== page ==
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Ok, let's face it... US public debt is high and people are starting to wonder if the country might default on its debts. How would this hit United States' stock market, its bonds, or its currency? What kind of securities would be more affected??

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This is a speculative question and there's no "correct" answer, but there are definitely some highly likely outcomes.

Let's assume that the United States defaults on it's debt. It can be guaranteed that it will lose its AAA rating. Although we don't know what it will drop to, we know it WILL be AA or lower.

A triple-A rating implies that the issuer will never default, so it can offer lower rates since there is a guarantee of safety there.People will demand a higher yield for the lower perceived security, so treasury yield will go up.

The US dollar, or at least forex rates, will almost certainly fall. Since US treasuries will no longer be a safe haven, the dollar will no longer be the safe currency it once was, and so the dollar will fall.

The US stock market (and international markets) will also have a strong fall because so many institutions, financial or otherwise, invest in treasuries so when treasuries tumble and the US loses triple-A, investments will be hurt and the tendency is for investors to overreact so it is almost guaranteed that the market will drop sharply.

Financial stocks and companies that invest in treasuries will be hurt the most. A notable exception is nations themselves. For example, China holds over $1 trillion in treasuries and a US default will hurt their value, but the Yuan will also appreciate with respect to the dollar. Thus, other nations will benefit and be hurt from a US default.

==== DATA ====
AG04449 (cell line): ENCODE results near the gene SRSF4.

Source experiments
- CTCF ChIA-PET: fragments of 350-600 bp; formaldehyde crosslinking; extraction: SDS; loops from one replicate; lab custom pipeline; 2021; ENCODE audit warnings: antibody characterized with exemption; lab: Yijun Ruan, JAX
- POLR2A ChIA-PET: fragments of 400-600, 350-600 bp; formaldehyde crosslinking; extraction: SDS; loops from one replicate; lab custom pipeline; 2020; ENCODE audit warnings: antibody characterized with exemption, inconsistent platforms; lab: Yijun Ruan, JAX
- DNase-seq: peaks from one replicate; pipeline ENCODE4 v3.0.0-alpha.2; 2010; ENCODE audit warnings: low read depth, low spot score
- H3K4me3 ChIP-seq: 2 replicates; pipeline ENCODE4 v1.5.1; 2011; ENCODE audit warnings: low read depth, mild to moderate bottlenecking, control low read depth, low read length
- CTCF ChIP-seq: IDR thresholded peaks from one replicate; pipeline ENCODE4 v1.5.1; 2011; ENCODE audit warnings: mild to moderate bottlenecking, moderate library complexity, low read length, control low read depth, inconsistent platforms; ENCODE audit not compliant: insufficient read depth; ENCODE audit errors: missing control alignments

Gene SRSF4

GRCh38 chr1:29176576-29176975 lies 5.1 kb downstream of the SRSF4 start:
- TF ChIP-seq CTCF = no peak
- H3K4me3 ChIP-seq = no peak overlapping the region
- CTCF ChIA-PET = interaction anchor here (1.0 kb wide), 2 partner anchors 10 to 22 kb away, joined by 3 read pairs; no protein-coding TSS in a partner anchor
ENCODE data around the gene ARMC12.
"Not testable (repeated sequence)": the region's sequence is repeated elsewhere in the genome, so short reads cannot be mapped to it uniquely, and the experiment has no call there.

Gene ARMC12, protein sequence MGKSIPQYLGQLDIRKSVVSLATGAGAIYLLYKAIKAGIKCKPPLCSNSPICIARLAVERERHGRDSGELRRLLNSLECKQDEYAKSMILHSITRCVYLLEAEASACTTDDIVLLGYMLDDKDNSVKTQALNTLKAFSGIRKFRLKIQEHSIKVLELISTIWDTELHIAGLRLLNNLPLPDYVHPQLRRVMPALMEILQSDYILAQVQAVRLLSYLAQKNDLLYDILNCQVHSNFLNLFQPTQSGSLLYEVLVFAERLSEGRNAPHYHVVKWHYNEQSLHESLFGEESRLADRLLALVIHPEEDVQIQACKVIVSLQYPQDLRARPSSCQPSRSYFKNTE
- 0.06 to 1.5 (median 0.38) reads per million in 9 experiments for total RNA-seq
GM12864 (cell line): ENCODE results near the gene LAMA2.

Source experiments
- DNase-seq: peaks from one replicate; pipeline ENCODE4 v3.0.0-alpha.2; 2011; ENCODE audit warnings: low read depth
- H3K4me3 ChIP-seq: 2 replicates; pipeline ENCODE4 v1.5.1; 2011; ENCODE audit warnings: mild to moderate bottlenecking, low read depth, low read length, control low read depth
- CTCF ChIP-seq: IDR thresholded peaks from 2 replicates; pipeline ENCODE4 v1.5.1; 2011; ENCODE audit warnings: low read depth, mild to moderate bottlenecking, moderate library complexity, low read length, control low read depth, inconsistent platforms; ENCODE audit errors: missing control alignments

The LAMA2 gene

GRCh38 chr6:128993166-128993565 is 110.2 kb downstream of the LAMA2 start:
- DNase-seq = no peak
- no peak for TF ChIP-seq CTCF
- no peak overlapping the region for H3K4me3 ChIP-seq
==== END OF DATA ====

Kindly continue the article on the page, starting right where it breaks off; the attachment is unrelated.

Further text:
Now many people expect a double-dip recession - worse than the 08/09 crisis - if the US defaults. I count myself a member of this crowd. Nonetheless, we cannot say with certainty whether or not there will be another recession or even a depression - we can only say that a recession is a strong possibility.

So basically, let's pray that Washington gets its act together and raises the ceiling, or else we're in for bad times.

And lastly, a funny quote :)

I could end the deficit in 5 minutes. You just pass a law that says that anytime there is a deficit of more than 3% of GDP all sitting members of congress are ineligible for reelection. - Warren Buffett

  • Ahhh....socialist Warren. I have a quote for Warren: "I could end Berkshire Hathaway in 5 minutes....end federal bailouts." Berkshire purchased a large stake in Goldman Sachs and then Warren petitioned the US government for a bailout of the banking system. Using the words of Warren's buddy Charlie Munger: suck it up and cope Warren. – Muro Jul 11 '11 at 12:33
  • Thanks @AUpadhyay. My question might have been a bit speculative but I just opened and funded an IRA and I was a little worried about the current market stability. I'm new to investing and not sure how to build my portfolio in terms of percentage of equities vs fixed income securities (not sure which one would be the safest in this period). Maybe I should just be patient and wait a couple of weeks... – Gevorg Jul 12 '11 at 4:17
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    @Gevorg - Personally, I don't think a default will occur. As far as investing strategy goes, I suggest you read "Unconventional Success" by David Swensen. It's intended to teach asset allocation and investing to the individual investor, and it will help you build the proper investing mindset. – BlackJack Jul 12 '11 at 11:39